### Taha1506's blog

By Taha1506, history, 5 months ago,

In today's contest I used (1<<k) to denote $2^k$ but.It turned out that (1<<k) won't generate long long values so I got time limit exceeded in test three.Then I decide to implement power using multiply and return both the power and the number itself but it take more amount of code and I used to spend many time debugging it.Any suggestions?

• -3

 » 5 months ago, # |   +75 Bruh use 1ll << k
•  » » 5 months ago, # ^ |   0 I did it here:100370277But it didn't work.Am I missing something?
•  » » » 5 months ago, # ^ | ← Rev. 2 →   +3 I changed your 1<
•  » » » » 5 months ago, # ^ |   0 Oh I see I should have changed both (1<
•  » » 5 months ago, # ^ |   0 Ha ha , once upon a time, I used to think what the hell is this 1LL, then faced the same problem as above some days later, realized how important it is...
 » 5 months ago, # |   +5 Using $1LL$ << $k$ will generate long long data type values.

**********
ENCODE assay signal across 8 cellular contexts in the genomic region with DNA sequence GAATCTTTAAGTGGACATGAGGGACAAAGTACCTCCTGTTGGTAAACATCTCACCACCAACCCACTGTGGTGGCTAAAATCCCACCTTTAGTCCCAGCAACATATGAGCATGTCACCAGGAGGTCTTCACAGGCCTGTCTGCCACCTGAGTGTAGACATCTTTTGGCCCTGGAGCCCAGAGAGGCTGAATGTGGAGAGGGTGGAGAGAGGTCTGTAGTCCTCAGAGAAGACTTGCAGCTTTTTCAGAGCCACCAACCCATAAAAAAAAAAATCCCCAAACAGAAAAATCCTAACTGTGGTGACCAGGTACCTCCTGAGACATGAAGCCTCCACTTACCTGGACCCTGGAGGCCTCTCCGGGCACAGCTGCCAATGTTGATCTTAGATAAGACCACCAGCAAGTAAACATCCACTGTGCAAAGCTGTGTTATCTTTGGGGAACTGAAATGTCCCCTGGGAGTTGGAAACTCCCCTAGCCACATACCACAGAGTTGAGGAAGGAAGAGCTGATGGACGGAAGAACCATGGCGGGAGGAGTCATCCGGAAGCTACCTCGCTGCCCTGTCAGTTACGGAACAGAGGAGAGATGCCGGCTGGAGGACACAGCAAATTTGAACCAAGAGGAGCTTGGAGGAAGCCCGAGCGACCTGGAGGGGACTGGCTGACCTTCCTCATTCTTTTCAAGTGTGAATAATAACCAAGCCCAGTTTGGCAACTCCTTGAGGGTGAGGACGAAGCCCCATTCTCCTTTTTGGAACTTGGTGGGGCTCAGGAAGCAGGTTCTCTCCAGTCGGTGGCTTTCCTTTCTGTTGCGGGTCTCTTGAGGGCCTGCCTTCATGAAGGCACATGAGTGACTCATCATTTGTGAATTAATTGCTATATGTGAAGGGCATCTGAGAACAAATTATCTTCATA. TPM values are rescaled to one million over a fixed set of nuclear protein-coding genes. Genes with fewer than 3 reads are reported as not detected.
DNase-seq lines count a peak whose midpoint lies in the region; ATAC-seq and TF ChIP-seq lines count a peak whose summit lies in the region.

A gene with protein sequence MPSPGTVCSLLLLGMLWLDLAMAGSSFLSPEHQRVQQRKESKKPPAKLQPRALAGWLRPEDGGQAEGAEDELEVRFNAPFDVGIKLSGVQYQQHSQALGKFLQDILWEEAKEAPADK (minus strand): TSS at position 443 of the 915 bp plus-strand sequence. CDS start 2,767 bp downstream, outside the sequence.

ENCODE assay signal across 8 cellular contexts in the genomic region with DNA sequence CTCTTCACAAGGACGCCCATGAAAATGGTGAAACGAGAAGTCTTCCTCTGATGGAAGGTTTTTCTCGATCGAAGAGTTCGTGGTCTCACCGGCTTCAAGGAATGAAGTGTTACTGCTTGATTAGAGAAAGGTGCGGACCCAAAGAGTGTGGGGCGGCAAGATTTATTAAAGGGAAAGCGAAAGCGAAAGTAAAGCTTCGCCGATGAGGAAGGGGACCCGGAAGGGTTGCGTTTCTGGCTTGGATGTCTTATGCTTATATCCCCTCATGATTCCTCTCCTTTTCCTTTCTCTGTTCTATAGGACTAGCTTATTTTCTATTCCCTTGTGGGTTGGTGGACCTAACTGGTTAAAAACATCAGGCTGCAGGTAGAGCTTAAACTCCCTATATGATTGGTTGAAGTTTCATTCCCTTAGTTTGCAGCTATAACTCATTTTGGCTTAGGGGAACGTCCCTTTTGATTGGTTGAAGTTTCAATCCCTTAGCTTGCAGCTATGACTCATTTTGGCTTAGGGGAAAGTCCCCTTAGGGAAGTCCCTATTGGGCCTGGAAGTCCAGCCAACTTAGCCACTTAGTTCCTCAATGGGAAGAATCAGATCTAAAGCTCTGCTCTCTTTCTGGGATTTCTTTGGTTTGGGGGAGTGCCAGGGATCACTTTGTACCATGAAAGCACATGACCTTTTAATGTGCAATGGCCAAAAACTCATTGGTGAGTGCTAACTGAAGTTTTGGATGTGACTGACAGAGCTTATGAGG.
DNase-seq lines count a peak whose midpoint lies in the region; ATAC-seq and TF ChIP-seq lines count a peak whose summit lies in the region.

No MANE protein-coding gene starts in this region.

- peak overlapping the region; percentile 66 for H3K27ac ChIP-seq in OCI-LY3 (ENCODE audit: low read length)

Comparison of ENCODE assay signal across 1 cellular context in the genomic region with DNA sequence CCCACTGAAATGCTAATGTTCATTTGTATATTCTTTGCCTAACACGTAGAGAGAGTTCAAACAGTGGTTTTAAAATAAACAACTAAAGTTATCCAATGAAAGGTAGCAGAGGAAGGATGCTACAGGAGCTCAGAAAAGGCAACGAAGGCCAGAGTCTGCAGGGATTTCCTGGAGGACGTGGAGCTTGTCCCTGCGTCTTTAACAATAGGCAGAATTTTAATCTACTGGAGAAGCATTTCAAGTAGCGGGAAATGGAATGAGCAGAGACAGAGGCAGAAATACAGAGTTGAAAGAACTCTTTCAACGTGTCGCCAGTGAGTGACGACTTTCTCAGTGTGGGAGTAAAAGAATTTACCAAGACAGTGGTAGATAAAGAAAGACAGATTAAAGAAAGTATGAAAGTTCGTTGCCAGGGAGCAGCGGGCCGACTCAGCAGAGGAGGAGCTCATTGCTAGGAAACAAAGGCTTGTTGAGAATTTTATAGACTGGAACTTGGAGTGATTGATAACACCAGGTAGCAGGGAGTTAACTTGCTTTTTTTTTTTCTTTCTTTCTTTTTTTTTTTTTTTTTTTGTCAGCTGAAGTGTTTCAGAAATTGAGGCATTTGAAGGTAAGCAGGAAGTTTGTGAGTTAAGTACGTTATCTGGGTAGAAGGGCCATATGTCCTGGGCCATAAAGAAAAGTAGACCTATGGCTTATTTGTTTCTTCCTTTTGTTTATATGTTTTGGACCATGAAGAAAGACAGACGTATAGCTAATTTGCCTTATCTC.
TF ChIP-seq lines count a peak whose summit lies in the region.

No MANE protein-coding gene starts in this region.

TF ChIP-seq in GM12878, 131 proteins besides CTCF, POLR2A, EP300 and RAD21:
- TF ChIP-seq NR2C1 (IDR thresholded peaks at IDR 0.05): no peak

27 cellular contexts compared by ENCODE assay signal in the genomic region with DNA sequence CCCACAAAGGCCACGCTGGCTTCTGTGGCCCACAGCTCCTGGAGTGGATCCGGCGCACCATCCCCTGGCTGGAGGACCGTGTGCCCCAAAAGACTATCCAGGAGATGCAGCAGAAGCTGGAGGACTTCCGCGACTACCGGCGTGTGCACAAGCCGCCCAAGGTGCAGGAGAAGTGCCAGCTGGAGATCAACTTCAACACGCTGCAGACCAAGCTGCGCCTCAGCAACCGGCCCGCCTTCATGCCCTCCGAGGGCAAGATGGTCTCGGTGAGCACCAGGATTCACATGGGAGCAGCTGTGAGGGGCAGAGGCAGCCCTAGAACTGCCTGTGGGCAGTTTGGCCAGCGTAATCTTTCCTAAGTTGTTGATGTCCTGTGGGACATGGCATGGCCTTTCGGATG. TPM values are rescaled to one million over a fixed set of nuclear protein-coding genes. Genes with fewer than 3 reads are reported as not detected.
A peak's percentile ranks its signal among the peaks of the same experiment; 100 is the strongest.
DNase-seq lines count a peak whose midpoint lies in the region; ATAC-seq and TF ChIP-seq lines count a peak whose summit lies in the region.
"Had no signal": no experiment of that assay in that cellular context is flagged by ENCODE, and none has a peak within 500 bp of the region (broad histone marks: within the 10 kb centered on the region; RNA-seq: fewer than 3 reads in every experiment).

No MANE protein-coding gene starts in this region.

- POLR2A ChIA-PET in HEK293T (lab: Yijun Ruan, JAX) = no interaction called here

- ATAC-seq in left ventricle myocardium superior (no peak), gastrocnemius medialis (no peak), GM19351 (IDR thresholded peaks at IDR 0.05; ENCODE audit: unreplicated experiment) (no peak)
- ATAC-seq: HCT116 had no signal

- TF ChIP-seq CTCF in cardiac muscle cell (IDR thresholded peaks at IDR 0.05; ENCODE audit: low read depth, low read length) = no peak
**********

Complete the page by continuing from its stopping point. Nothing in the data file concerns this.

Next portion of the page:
» 5 months ago, # |   -30 Very weird that 1770 rated doesn't know this.
•  » » 5 months ago, # ^ |   +21 Not that weird. When I learned that my "true" rating was surely above 1770. In general rating and knowledge of language features are not as correlated as one might think.
 » 5 months ago, # |   +31 As to why: from the language's perspective, there is integer promotion (for example, when we have (char a) (short b), both are promoted to an int). Promoting to a long long by default would be a very costly choice, at least for 32-bit programs. And the compiler would have a very hard time guessing whether a particular operation should result in long long instead of int, and often guess wrong anyway. So it just doesn't try anything of the sort.Interestingly, in (int a) << (long long b), the result is still an int`. And the result when not ($0 \le b < 32$) is undefined behavior.